By Staff Reporter
A HARARE court is expected to determine whether Citizens Coalition for Change (CCC) legislator Job Sikhala is fit for bail in the latest criminal charge next Tuesday.
Sikhala is already in jail on charges of inciting public violence following the death of CCC activist, Moreblessing Ali.
He was denied bail in that case by deputy chief magistrate, Gibson Mandaza and the High Court on grounds that he has a propensity to offend the law.
Prosecutors insist the lawmaker should remain locked up because he is unrepentant.
On the other hand, his lawyers argue the police have found a hobby in arresting their client, who has not a single conviction out of 67 arrests during the past two decades.
Jeremiah Bamu, representing Sikhala, has told the court that his client was a law-abiding citizen.
“He has no previous conviction despite having been arrested a multitude of times, most of the cases in respect of which he was previously arrested for have all been concluded in his favour, save for the ones that are currently pending in court,” said Bamu.
Bamu said the police have made a policy to arrest Sikhala once a year, while the courts routinely deny him bail.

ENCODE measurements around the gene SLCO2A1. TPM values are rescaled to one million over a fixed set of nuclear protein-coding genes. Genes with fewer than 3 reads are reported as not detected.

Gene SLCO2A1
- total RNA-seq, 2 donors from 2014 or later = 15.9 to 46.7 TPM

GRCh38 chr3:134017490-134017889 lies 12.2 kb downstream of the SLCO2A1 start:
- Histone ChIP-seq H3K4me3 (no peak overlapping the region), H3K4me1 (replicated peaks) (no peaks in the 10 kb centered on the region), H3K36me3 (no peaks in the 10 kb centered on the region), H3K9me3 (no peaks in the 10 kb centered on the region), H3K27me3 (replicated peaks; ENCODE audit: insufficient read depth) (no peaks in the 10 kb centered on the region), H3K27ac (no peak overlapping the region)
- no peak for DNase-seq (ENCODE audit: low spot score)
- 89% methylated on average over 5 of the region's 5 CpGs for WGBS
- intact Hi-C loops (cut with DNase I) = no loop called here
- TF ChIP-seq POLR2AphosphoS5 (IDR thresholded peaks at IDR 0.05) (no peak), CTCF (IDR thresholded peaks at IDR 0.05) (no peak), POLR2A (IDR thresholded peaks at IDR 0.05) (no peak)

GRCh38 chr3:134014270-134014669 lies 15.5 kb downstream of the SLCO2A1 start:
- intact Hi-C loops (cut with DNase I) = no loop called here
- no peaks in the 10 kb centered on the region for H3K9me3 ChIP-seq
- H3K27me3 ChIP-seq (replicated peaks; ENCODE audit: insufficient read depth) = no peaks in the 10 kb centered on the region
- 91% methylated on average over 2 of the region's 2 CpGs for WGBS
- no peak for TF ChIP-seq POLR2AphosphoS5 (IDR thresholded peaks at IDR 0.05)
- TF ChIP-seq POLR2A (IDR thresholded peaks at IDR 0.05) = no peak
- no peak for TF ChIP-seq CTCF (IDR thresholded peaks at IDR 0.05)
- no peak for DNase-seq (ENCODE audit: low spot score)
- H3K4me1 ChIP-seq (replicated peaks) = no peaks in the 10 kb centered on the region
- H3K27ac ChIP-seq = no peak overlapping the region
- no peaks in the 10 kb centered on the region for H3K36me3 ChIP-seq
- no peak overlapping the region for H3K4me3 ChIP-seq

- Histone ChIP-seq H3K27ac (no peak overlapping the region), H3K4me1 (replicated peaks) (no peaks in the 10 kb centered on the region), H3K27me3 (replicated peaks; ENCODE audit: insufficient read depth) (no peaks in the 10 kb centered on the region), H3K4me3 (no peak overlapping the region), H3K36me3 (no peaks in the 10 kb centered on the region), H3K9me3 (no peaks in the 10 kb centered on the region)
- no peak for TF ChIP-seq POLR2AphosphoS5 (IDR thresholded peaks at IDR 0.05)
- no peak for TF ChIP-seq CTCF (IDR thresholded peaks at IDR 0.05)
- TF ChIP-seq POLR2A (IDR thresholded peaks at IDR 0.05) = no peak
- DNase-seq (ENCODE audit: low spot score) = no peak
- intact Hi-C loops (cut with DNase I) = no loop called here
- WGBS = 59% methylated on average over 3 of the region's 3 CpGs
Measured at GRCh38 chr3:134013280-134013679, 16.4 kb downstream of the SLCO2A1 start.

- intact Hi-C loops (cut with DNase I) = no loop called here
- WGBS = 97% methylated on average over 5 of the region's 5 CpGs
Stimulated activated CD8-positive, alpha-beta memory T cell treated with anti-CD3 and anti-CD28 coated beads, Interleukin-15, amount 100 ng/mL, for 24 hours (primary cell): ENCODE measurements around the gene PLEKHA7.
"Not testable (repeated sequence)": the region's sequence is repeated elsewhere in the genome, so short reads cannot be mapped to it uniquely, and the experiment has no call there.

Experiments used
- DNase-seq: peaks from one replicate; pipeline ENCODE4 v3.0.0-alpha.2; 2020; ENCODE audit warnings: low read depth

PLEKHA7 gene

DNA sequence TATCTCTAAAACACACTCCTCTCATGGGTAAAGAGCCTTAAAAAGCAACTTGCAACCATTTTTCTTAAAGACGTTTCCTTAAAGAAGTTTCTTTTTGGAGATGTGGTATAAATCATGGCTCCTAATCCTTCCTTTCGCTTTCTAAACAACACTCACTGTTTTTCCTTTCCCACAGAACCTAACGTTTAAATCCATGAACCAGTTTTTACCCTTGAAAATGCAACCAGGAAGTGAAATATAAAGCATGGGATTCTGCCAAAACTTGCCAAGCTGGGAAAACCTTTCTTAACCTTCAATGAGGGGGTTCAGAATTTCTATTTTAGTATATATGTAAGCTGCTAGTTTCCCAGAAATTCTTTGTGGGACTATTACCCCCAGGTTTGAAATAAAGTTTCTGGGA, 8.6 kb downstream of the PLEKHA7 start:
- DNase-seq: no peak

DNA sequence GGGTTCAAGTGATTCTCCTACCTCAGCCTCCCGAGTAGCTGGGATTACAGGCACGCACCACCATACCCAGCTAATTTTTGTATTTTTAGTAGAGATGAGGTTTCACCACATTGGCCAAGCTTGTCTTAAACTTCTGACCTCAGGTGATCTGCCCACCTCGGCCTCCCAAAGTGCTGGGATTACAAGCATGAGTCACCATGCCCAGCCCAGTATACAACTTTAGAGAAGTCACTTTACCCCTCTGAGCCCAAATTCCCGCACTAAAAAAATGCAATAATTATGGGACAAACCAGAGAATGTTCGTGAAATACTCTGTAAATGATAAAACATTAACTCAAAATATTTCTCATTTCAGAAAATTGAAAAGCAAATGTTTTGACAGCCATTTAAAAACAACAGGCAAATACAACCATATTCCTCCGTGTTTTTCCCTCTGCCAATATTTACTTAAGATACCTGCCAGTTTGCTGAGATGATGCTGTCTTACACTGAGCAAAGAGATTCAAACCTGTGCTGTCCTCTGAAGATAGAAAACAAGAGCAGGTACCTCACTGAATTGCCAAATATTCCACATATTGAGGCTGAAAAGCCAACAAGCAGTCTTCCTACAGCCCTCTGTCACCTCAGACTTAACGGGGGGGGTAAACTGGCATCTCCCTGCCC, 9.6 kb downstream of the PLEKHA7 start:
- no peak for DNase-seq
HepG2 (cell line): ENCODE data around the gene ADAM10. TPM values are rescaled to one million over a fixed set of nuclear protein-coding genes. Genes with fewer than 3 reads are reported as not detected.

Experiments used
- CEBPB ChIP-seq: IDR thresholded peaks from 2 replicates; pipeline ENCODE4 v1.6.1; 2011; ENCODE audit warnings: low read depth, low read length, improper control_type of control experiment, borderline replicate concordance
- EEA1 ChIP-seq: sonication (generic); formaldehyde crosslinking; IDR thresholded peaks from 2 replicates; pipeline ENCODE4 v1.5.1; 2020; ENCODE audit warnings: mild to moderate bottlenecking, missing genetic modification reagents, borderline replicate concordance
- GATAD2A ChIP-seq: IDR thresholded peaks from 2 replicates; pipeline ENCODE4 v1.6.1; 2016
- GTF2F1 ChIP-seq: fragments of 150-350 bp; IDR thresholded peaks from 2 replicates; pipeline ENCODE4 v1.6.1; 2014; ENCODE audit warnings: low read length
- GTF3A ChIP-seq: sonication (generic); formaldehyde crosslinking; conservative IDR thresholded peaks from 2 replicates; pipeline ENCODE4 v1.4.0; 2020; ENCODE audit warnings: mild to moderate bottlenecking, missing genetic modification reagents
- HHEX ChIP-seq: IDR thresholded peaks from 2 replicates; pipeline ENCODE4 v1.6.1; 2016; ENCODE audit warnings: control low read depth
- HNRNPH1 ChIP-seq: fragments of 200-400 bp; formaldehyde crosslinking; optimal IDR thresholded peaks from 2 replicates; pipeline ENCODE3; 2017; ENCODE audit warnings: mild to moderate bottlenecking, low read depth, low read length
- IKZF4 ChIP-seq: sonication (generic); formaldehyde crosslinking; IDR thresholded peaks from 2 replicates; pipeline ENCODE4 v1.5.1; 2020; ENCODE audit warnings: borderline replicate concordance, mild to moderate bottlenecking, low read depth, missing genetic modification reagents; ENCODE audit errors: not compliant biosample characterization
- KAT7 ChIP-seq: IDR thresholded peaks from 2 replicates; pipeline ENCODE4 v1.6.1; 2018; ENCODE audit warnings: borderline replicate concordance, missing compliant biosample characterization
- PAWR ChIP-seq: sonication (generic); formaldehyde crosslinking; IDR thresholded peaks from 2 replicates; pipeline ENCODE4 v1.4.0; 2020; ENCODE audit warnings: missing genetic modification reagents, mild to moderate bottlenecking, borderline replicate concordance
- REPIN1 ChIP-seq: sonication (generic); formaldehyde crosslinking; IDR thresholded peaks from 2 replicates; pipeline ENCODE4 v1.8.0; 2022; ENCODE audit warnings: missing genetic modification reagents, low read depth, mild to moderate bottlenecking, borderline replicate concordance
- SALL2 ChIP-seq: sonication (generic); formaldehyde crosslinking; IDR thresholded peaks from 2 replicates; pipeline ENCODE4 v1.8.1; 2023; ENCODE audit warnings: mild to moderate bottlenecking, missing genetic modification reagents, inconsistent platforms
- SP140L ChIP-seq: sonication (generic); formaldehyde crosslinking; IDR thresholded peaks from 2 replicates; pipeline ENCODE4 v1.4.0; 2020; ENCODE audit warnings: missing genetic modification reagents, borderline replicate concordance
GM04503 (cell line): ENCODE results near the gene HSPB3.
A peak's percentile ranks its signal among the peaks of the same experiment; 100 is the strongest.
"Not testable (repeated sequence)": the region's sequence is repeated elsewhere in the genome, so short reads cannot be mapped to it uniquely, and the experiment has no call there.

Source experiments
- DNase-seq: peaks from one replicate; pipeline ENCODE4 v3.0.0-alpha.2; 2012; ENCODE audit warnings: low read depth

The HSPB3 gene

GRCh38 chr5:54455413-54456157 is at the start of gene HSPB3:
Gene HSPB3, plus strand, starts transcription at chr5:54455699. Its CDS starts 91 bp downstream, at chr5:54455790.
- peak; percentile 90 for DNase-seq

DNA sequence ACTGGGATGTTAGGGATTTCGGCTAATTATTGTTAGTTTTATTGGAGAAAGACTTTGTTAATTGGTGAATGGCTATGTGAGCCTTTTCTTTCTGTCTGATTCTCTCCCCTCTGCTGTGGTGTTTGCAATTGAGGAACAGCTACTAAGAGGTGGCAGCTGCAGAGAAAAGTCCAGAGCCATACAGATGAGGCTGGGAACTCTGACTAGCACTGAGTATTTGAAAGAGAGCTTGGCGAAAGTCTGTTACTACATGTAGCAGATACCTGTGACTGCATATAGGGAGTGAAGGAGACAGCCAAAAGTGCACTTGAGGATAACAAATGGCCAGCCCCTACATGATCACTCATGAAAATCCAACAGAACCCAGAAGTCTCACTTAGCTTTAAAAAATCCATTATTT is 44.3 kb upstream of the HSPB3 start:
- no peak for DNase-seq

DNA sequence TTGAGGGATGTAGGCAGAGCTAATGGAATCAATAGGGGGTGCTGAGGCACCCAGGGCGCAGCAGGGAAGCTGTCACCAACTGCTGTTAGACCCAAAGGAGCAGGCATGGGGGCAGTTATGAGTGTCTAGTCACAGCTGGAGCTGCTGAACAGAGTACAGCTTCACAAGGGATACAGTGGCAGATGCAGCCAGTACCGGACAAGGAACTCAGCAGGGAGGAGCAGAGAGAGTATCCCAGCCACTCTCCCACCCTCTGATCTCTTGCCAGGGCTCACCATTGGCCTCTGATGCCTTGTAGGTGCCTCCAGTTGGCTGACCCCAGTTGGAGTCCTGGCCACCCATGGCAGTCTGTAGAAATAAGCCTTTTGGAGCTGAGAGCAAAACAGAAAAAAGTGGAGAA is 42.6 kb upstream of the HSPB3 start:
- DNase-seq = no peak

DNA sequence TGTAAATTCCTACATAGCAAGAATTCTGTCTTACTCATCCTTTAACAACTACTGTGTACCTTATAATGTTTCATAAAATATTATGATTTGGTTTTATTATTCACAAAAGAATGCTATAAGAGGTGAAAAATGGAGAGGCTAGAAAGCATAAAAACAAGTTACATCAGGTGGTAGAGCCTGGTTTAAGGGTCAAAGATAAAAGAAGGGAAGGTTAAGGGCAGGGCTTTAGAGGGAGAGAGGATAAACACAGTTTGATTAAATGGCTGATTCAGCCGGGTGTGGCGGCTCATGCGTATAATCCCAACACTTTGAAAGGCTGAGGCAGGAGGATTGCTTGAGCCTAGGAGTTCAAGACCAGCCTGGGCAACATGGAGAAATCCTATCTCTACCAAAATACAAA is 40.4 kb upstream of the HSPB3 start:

“The State has, purely through its own actions, festered an unfortunate impression that, firstly it has become the policy of the State to arrest the accused at least once a year.
“Secondly, upon such arrests, it has become the seeming policy of the Magistrates Court to routinely refuse him bail, with bail only being granted after he has spent a protracted period in prison of thirty days or more,” said Bamu.
Bamu went on to tell the court that the State is reluctant in finalising Sikhala’s cases.
“The State bears no interest in bringing any of his matters to finality, as evidenced by three of his pending cases before the courts,” he added.
Sikhala is charged with obstructing the course of justice after he allegedly addressed mourners gathered at Ali’s homestead following her brutal death.
He is also accused of having posted a video online urging citizens to avenge the death of Ali.
He once appeared before the court answering to allegations of inciting public violence which were based on the same circumstances.